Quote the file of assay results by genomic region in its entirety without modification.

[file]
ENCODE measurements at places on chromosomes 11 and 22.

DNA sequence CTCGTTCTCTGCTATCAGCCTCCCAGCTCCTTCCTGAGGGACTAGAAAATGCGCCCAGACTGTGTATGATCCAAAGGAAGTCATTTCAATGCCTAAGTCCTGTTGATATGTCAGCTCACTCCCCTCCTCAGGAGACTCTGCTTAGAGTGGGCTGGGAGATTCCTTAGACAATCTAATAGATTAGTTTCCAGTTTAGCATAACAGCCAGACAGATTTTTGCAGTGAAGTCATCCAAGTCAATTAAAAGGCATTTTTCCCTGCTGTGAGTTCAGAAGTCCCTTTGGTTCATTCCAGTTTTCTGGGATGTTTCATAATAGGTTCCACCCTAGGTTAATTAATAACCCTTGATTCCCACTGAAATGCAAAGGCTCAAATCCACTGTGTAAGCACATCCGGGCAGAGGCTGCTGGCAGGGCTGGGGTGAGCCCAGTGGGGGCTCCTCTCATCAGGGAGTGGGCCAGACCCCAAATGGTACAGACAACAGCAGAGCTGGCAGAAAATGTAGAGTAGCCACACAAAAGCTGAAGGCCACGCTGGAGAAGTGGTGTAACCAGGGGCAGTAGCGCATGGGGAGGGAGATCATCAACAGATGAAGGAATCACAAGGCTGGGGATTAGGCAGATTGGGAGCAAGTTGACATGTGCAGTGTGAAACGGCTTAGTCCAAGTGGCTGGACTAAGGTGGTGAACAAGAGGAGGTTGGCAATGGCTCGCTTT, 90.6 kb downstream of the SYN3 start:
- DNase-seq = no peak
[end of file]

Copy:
ENCODE measurements at places on chromosomes 11 and 22.

DNA sequence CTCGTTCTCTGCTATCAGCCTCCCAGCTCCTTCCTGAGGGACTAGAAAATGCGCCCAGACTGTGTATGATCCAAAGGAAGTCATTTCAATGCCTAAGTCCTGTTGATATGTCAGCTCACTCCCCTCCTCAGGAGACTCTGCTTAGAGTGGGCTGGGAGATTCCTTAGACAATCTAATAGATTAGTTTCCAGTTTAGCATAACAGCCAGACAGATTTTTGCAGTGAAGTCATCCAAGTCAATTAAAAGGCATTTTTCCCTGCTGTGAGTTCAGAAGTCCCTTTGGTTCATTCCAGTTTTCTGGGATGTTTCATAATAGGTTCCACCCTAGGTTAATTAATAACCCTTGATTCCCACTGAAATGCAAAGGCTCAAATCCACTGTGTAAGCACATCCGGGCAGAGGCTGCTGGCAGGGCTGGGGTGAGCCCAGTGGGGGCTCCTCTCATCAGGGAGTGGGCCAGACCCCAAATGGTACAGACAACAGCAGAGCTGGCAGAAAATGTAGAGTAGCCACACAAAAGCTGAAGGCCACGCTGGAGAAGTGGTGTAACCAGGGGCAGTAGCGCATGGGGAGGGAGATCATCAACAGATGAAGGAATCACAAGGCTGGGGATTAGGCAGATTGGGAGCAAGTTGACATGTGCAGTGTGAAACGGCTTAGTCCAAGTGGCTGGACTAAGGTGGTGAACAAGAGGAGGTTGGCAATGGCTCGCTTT, 90.6 kb downstream of the SYN3 start:
- DNase-seq = no peak